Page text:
I make no use of Java 5 or 6, and I do not know anyone who does.  I still have legacy Java 7 installs, and I do all new installs with Java 8.  Having ABCL migrate to Java 7 or 8 without delay is my preference.

Blake McBride

On Fri, Nov 18, 2016 at 3:46 AM, Mark Evenson <evenson@panix.com> wrote:
I have finally found the time to trace down the source of errors for
CL-TEST-GRID running abcl-1.4.0 tests.  In short, the problem arises
from the fact that SYS:RUN-PROGRAM does not run pre-Java7. This does not
affect core ANSI CL behavior, but it does cause the ABCL-ASDF contrib to
fail, which is used to locate and load the JNA artifact needed by CFFI.

>From [the ticket I just filed][422]:

[422]: http://abcl.org/trac/ticket/422

In chasing down the errors with CFFI on CL-TEST-GRID
I have found that the [java.lang.ProcessBuilder?$Redirect][] interface
used by Elias and Olof to extend SYS:RUN-PROGRAM for different types of
I/O abstractions was introduced with Java 7, and will hence not work on
earlier Java implementations.


Invoking ABCL-ASDF:ENSURE-MVN-VERSION, the following form causes the error

(JFIELD "java.lang.ProcessBuilder$Redirect" "INHERIT")

TODO: investigate the Java 6 APIs to see if there is a way to do I/O
redirection with backwards compatibility. I currently suspect that there
is no way to support Java 5/6 for this usage, which is why we never
implemented I/O redirection previously.

There is undoubtedly a way re-write the SYS:RUN-PROGRAM interface so
that we may invoke a process to read its output as a string in Java
5/Java 6, as it worked before. But we will have to figure out a way to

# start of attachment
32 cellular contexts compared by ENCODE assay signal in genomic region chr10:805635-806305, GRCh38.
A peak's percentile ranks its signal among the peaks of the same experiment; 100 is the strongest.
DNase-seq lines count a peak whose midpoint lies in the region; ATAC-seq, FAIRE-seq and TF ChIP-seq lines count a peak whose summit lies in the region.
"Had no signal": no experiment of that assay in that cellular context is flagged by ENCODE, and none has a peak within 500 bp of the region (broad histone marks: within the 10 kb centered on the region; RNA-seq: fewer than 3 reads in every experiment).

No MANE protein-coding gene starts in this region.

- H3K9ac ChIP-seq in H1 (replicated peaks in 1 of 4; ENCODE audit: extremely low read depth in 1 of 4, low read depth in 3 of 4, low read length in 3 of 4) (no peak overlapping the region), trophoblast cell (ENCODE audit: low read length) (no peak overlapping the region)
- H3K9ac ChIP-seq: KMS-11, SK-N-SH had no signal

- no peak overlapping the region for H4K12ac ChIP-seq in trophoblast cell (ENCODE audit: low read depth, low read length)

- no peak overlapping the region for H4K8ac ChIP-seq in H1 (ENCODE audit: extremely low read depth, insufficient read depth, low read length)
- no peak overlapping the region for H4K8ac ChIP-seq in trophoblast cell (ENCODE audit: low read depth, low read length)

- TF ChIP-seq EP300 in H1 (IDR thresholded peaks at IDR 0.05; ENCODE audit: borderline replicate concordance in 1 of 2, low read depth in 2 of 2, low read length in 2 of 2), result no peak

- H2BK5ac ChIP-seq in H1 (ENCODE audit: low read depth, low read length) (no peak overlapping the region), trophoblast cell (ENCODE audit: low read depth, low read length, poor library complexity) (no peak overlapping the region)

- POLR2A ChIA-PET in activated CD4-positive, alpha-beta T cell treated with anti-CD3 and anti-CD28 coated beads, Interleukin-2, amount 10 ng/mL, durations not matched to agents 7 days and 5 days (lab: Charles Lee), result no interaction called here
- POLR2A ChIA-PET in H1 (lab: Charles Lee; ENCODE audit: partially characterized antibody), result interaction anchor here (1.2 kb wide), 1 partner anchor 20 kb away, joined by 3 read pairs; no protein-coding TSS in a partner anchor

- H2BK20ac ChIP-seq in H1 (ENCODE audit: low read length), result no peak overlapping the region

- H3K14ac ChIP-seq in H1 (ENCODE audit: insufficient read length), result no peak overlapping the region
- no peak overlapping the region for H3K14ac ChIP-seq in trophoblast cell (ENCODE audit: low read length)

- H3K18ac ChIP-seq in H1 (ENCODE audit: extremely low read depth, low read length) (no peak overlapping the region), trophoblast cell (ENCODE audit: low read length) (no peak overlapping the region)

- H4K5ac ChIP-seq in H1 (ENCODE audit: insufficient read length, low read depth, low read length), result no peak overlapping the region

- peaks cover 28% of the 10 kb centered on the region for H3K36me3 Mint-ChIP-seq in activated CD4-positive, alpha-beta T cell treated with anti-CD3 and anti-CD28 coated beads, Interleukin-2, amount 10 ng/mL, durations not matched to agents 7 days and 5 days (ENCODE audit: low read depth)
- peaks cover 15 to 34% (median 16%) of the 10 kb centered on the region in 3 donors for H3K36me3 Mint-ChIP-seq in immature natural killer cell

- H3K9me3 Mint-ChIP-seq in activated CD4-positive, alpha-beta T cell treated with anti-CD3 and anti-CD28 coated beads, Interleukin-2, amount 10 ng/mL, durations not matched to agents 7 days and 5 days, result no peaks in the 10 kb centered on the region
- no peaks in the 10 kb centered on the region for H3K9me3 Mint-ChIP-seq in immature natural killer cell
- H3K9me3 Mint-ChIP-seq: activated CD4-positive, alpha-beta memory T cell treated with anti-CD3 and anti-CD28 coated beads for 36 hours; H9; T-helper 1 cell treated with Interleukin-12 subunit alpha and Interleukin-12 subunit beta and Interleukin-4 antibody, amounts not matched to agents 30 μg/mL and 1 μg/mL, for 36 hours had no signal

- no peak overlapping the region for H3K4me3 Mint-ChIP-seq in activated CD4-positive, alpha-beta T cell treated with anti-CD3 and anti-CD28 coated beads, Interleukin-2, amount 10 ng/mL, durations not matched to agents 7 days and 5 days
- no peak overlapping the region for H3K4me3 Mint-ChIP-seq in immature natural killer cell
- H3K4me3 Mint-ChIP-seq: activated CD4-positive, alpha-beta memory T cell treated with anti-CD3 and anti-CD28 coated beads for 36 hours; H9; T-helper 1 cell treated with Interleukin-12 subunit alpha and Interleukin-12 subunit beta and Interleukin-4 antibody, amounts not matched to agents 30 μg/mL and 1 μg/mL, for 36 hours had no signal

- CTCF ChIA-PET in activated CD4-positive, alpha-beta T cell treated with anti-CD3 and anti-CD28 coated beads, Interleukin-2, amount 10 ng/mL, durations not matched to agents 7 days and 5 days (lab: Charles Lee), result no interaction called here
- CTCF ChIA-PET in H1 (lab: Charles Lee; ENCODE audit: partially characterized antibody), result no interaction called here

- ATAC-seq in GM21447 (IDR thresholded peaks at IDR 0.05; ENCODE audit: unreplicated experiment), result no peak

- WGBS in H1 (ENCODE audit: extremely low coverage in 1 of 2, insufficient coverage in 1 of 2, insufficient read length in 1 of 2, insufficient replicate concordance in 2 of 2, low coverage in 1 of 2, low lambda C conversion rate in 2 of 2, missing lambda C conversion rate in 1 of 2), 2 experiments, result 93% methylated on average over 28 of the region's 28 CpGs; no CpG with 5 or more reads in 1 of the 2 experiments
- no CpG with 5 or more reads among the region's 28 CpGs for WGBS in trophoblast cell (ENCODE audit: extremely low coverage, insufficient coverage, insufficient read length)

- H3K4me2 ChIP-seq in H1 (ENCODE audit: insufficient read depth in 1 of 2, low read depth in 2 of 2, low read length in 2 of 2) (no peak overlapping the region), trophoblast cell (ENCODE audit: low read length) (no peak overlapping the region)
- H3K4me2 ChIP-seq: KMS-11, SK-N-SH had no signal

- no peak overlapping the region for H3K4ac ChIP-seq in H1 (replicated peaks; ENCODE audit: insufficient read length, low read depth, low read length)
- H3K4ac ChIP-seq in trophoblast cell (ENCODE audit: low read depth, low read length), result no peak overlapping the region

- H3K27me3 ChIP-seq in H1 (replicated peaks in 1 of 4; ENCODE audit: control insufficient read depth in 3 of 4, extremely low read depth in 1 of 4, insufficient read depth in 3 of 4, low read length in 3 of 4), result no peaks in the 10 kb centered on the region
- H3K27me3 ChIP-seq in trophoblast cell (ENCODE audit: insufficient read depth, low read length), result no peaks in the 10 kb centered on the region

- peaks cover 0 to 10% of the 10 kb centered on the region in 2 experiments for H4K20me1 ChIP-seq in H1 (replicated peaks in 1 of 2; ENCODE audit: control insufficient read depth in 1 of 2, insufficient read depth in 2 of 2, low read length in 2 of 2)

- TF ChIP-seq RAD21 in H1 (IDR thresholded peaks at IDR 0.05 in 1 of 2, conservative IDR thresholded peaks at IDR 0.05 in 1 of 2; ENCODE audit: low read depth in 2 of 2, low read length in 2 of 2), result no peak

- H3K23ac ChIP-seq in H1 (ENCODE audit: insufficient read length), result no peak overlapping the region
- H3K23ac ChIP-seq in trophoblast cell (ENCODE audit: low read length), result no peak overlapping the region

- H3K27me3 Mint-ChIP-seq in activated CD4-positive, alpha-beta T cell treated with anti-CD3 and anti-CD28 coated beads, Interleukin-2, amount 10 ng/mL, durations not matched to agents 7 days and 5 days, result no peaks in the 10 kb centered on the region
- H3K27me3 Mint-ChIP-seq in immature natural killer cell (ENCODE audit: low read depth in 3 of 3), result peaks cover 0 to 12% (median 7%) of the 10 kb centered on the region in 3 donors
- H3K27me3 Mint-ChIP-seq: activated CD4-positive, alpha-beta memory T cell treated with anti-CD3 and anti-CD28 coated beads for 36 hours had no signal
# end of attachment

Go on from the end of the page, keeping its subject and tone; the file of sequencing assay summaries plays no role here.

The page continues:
advertise the different features of SYS:RUN-PROGRAM depending on the
hosting VM.

Longer term, we may want to deprecate Java 5/6, but I would really have
the compiler emit Java 7-compatible bytecode (mainly by passing the Java
6 verification process) before we begin that.


As a general survey question:  would any current ABCL user be impacted
if we dropped Java5/Java6 support?  i.e. is there anyone "stuck" on
pre-Java7 for some organizational reason?

Historically, when ORCL was absorbing SUNW from 2009-2011, there was
quite a bit of uncertainty as to how available an FOSS JVM was going to
be going forward, which is why we have hung onto Java5 compatibility as
there was at least publicly available source to build it.  Since then,
ORCL has seem to commit to not only allowing openjdk-[678] to exist, but
actually has synchronized their patching of their redistributed JVMs to
the relevant OpenJDK version.  In addition, ORCL has started to
aggressively EOL previous JVMs (Java7 was EOL'd in 2015).  Therefore,
there is no apparent reason that end-users cannot freely use Java8 JVMs
other than per-application "local ecosystem" restrictions.

It is a minor miracle that our compiler--which only outputs JVM 5
bytecode--continues to work.

Comments solicited.

"A screaming comes across the sky.  It has happened before, but there
is nothing to compare to it now."